Blizzard won’t reverse blitzchung ban, despite on-stage apology

In October, Blizzard suspended Hearthstone player Ng “blitzchung” Wai Chung for using his winner’s interview to call for democracy in Hong Kong. Originally, the developer banned blitzchung for a year and revoked $10,000 in prize winnings. Later, it returned his money and reduced the suspension — and that of two Taiwanese Hearthstone casters — to six months.

People have been boycotting Blizzard games and protested at Blizzard’s annual fan convention, BlizzCon, in response to the decision. On Nov. 1, Blizzard president J. Allen Brack said he was “sorry” for taking too long to address fans concerned by the decision. In an interview with PC Gamer following the opening ceremony, Brack said it will not revert its decision on blitzchung’s suspension.

Brack reiterated to PC Gamer that its official broadcasts are “about the game.” He said it was “not about the content of blitzchung’s message.”


Blizzard’s complicated history with China looms over BlizzCon 2019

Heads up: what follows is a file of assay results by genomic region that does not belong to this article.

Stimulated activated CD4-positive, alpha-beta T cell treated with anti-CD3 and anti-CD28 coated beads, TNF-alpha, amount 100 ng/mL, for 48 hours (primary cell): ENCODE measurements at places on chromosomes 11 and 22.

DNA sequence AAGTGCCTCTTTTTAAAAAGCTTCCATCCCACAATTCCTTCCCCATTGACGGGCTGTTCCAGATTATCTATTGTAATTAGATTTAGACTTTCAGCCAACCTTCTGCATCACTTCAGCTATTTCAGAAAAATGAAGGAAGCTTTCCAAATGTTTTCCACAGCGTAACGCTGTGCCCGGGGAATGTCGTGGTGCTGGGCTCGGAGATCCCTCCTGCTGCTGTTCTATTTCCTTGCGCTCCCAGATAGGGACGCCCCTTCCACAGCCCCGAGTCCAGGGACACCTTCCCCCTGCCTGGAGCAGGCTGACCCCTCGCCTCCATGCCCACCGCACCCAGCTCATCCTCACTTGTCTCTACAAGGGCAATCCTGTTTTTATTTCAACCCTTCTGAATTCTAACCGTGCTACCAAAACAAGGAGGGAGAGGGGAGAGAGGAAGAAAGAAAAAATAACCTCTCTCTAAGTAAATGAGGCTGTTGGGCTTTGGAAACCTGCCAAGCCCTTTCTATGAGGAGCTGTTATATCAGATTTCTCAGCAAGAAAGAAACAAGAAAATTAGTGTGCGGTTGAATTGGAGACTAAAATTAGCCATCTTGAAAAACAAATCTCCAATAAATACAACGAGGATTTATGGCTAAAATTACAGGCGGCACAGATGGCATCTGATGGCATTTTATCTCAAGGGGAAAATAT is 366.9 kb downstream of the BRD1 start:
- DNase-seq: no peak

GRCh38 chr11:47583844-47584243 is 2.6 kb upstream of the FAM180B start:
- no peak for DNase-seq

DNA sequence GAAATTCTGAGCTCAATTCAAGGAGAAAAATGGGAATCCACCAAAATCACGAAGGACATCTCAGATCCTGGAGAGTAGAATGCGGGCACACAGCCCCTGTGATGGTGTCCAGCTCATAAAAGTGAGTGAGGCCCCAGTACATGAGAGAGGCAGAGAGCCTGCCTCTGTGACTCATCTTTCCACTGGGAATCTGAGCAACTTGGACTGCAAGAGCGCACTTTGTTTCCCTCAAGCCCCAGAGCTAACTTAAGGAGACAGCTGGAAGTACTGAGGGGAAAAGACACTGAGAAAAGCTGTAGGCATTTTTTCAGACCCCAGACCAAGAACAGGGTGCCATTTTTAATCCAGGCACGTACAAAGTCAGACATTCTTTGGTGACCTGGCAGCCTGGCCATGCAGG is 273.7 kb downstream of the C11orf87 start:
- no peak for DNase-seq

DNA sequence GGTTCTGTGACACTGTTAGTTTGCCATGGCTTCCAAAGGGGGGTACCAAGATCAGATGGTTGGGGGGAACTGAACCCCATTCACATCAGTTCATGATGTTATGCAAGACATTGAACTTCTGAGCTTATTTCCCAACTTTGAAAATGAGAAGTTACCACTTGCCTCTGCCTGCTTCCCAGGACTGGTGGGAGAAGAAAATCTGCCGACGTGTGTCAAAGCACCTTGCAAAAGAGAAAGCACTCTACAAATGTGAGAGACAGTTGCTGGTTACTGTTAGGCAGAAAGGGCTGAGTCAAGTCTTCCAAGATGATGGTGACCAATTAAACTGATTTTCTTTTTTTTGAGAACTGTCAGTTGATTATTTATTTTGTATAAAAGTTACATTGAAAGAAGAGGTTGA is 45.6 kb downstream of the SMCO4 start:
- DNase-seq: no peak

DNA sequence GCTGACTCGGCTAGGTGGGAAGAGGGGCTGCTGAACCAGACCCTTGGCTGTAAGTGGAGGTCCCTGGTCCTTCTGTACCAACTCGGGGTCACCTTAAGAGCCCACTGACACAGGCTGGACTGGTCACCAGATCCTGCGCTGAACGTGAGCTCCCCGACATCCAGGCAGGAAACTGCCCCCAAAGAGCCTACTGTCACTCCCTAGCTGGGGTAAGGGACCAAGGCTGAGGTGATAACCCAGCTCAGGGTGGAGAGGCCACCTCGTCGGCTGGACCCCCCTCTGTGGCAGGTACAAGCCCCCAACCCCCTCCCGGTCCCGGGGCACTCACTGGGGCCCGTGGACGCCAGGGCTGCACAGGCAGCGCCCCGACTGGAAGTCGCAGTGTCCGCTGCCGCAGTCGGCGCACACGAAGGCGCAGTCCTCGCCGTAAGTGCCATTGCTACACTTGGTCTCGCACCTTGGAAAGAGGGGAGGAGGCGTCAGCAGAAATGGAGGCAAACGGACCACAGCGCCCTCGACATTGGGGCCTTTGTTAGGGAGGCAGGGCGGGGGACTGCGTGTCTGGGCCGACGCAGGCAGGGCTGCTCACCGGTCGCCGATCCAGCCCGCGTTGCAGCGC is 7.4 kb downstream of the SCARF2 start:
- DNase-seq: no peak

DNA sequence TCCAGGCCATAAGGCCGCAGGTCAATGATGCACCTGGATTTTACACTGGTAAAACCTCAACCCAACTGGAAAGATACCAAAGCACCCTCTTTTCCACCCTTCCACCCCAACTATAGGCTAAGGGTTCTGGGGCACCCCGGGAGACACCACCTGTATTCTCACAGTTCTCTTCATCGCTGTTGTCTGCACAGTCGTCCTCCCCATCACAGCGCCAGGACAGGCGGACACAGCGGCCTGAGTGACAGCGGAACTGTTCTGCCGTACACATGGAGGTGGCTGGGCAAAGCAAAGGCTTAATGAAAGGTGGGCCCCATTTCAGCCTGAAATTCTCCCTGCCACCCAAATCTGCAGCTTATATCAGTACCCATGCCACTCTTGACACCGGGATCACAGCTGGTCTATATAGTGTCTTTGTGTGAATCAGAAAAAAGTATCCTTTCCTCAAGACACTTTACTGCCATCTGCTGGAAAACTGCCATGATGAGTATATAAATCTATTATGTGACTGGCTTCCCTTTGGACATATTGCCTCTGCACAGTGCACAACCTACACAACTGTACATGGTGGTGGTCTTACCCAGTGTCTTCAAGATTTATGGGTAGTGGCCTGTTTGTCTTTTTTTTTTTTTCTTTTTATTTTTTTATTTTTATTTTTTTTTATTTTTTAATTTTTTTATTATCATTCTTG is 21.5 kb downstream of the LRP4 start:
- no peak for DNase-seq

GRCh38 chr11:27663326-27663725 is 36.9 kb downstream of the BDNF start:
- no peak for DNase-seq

“If we hadn’t taken action, if we hadn’t done something, you can imagine the trail that would be in our future around doing interviews,” Brack told PC Gamer. “They would become times for people to make a statement about whatever they wanted to, on whatever issue. That’s just a path that we don’t want to go down. We really want the content of those official broadcasts to be focused on the games, and keep that focus.”

During his speech, Brack did not directly address the decision to suspend blitzchung and the two Hearthstone casters — instead, he called it a “tough Hearthstone esports moment.”

“Blizzard had the opportunity to bring the world together in a tough Hearthstone esports moment about a month ago and we did not,” Brack said during the BlizzCon opening ceremony. “We moved too quickly in our decision, and then, to make matters worse, we were too slow to talk with all of you.”

Protesters assembled outside BlizzCon 2019 to support blitzchung and democracy in Hong Kong. Inside the Anaheim Convention Center, BlizzCon didn’t look too different than other years. There were a few Winnie the Pooh costumes on the show floor, a reference to a character banned in China after people began comparing it to Chinese president Xi Jingping. A few people at the World of Warcraft Q&A interrupted the session with calls for a Free Hong Kong, however.

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